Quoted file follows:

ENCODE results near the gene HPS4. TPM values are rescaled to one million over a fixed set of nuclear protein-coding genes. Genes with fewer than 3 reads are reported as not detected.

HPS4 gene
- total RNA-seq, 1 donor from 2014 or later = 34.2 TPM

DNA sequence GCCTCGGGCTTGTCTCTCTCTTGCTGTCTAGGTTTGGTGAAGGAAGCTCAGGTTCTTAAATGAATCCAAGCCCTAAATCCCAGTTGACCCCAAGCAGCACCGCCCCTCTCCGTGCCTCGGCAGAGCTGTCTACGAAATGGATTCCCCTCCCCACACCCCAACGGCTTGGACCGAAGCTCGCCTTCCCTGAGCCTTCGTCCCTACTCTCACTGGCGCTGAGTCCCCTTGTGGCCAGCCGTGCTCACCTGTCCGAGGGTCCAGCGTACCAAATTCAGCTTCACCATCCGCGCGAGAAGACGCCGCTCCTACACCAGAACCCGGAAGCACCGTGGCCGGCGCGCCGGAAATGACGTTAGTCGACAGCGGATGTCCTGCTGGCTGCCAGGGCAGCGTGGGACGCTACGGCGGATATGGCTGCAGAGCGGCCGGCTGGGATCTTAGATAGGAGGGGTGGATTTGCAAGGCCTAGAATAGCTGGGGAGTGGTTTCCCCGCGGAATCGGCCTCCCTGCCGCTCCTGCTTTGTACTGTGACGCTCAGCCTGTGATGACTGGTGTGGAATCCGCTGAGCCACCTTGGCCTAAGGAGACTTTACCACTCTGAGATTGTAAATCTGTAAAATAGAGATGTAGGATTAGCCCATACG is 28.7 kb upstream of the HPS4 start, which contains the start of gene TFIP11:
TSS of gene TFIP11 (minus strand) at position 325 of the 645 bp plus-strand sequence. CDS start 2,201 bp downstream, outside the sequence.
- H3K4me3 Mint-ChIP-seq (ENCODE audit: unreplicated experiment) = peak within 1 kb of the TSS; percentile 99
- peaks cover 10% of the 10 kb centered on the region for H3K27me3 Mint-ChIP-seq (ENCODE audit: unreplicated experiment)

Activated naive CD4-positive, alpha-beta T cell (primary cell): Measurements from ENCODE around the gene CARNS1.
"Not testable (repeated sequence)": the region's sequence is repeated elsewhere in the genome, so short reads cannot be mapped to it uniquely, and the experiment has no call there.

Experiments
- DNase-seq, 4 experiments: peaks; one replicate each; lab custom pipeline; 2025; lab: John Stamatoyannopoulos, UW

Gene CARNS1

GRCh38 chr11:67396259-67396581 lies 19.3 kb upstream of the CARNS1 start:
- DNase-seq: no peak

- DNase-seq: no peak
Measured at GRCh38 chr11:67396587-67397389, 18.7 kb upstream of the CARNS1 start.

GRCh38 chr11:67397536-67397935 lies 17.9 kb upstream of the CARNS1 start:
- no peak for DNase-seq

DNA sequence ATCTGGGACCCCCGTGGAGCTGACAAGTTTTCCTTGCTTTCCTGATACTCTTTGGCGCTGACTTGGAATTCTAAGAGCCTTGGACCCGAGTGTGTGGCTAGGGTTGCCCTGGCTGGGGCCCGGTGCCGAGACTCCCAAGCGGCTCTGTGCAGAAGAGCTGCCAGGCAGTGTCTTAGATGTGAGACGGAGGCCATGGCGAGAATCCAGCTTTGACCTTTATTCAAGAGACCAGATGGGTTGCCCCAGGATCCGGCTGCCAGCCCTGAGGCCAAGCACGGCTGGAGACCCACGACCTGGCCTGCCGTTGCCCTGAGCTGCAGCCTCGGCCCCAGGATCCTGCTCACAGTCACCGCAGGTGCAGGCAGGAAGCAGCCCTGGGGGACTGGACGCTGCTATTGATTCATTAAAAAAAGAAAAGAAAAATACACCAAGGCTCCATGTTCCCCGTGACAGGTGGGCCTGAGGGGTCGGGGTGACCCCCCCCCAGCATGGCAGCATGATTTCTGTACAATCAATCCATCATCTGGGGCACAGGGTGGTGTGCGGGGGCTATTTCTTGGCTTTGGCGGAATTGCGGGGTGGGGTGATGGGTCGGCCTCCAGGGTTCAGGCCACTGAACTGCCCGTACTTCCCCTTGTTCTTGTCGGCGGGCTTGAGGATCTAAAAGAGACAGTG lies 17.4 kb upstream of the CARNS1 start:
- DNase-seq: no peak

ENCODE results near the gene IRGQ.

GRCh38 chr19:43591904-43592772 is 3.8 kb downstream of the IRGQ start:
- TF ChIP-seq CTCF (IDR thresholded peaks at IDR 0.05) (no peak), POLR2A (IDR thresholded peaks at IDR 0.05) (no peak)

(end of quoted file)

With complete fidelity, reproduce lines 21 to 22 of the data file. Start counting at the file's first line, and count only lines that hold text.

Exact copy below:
ENCODE results near the gene IRGQ.

GRCh38 chr19:43591904-43592772 is 3.8 kb downstream of the IRGQ start: